New Haven, CT: 1851.
1 page, 8.25 x 6 inches, removed from an 1851 Yale yearbook, the year he graduated. Written to fellow classmate Marcus Lyon, a staunch unionist and future judge, in small part: "...It has been said that in college we live a life in miniature - the figure is beautiful and in many respects, true. To us who have now nearly finished, the idea of college does begin to take upon itself the air of the unreal. Its many incidents begin to blend and fade. Thus far does it correspond to the great poets' picture of real life - But let the similitude here end - God grant that your life may be active, happy and prosperous. Let's hope that you are satisfied with the past and resigned and prepared for the future..." Note: Riddell graduated Yale University in 1851 and received his medial degree from the University of Louisiana in New Orleans in 1856. He moved to Texas, serving as State Geologist during the last gubernatorial administration of General Sam Houston. All that's left of his surviving papers (1851 - 1857) are housed in Tulane University. Very good(+) condition.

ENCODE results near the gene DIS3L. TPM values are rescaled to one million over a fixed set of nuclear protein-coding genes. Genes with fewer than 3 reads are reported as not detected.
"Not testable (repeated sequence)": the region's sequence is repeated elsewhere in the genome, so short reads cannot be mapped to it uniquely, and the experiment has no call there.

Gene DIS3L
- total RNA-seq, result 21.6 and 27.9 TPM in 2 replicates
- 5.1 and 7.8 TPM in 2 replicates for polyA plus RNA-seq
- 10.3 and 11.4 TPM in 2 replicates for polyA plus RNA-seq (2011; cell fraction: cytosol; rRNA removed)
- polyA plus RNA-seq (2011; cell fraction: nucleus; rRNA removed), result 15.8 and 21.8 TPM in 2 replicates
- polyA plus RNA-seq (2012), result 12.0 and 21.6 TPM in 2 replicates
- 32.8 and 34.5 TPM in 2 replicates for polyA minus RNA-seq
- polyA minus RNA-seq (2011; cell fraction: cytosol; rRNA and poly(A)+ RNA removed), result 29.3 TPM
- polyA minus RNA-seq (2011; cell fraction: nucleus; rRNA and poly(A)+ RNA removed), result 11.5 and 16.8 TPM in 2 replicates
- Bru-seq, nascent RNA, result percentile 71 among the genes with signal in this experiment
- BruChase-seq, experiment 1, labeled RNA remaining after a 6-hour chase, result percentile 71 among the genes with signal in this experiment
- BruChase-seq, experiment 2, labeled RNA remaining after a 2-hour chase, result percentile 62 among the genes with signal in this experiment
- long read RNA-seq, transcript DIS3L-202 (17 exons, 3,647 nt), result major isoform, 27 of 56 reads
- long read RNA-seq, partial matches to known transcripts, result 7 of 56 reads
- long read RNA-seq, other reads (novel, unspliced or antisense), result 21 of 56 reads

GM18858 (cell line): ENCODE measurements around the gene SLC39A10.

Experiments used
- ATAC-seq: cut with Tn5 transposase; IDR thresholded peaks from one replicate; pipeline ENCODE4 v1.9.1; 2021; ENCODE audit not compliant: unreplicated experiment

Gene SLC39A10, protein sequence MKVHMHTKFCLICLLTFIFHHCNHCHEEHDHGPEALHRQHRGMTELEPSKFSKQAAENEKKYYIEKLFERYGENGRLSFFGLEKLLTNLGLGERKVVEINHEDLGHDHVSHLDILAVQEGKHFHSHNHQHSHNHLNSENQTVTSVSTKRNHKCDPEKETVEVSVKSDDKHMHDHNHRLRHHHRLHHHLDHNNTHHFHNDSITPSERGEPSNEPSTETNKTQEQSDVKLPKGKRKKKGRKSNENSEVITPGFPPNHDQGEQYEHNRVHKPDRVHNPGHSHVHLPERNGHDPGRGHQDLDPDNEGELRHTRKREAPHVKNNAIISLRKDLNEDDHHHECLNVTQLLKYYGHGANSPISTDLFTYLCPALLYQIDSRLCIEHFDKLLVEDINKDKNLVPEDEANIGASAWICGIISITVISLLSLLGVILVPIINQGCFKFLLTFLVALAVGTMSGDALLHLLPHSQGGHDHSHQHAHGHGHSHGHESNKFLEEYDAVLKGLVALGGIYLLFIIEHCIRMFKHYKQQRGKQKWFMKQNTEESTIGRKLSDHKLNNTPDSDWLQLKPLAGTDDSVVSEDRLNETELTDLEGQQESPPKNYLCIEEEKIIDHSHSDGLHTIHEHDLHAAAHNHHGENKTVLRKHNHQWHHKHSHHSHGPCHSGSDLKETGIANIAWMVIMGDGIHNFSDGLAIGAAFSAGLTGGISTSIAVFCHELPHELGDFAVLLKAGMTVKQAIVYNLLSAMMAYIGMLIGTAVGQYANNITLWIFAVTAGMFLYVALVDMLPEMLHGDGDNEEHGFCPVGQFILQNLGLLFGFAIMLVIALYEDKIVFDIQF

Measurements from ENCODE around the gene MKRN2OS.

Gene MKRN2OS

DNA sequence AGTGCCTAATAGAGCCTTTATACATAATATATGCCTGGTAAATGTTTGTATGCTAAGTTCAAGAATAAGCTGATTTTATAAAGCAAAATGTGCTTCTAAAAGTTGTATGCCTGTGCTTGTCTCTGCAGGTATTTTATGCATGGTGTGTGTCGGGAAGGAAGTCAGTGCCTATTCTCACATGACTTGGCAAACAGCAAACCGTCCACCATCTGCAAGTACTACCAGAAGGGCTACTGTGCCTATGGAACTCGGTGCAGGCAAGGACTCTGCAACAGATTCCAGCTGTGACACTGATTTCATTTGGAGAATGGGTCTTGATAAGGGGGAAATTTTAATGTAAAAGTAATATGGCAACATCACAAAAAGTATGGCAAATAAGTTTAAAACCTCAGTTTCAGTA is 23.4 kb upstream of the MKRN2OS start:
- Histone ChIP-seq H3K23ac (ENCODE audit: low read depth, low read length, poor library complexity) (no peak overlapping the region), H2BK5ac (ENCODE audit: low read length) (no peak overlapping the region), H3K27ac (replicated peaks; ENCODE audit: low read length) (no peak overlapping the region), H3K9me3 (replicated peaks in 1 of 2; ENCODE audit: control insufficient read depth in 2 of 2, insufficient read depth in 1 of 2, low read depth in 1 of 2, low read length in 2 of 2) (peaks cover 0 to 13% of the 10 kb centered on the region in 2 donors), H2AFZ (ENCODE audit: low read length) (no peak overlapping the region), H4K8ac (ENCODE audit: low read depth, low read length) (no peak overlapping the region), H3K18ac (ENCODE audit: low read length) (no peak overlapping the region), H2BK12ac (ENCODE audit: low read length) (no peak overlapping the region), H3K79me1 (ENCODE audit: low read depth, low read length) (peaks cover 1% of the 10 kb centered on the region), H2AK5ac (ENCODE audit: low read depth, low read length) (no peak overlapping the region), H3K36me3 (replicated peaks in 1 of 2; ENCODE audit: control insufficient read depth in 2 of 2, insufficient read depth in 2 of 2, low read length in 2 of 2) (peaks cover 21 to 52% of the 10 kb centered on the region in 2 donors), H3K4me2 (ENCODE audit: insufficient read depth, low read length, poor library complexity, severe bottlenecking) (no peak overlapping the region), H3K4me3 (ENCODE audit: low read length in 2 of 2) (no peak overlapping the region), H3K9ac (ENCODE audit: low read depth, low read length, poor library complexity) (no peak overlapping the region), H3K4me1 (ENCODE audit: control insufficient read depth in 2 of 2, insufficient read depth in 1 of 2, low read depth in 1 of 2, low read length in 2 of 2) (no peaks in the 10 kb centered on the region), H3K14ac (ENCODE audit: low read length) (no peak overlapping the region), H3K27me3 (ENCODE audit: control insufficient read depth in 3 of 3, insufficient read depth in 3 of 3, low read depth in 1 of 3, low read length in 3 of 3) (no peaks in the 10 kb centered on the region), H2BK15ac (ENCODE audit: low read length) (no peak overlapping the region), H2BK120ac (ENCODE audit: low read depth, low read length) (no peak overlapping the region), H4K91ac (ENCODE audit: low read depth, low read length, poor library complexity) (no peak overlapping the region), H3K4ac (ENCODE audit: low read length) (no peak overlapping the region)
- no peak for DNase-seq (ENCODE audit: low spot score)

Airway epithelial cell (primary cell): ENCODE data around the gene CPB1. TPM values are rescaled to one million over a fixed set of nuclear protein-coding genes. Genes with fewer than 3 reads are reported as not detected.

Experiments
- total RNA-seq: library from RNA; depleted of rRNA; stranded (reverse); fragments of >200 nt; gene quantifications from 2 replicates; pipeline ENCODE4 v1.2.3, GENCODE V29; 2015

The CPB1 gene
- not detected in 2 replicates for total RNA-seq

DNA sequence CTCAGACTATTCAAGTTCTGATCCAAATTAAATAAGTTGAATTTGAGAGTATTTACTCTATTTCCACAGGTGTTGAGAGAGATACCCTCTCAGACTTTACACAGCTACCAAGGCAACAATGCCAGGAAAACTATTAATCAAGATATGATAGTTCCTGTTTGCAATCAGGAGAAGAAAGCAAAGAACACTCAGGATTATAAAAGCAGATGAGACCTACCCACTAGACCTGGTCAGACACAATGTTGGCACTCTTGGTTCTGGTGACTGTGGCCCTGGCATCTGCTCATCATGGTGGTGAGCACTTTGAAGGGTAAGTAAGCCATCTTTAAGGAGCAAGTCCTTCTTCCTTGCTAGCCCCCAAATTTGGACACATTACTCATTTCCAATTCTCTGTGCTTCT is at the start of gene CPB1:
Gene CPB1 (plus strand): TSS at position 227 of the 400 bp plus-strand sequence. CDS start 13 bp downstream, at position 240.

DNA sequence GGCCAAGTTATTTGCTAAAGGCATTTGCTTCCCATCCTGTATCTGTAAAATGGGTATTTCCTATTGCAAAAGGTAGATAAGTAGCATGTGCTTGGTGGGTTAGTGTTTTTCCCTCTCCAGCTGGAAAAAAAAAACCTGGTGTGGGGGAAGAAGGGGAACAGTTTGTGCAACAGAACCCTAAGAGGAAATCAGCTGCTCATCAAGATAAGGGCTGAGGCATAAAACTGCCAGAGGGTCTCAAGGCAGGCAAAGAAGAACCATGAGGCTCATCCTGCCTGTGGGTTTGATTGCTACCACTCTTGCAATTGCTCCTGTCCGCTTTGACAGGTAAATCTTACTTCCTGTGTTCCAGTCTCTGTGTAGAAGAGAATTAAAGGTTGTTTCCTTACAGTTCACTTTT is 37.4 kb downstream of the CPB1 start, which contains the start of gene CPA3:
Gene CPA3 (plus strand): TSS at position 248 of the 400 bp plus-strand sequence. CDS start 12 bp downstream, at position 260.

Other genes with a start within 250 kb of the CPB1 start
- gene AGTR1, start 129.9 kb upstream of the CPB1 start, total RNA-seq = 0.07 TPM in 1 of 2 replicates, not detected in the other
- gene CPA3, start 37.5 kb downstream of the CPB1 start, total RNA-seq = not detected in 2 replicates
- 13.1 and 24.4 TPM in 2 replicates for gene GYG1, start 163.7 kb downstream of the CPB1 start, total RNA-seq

Confederate Surgeon who was placed in charge of the prestigious general hospital in Houston, Texas, deemed to have been the best administered medical facility in the entire Confederacy. His theory of operation centered on hygiene, proper sanitary conditions, and after-care, all of which contributed toward a very small mortality rate. Dr. Riddell was assassinated at the age of 44 on the streets of Houston, suspected by his assailant of "undue intimacy with a relative."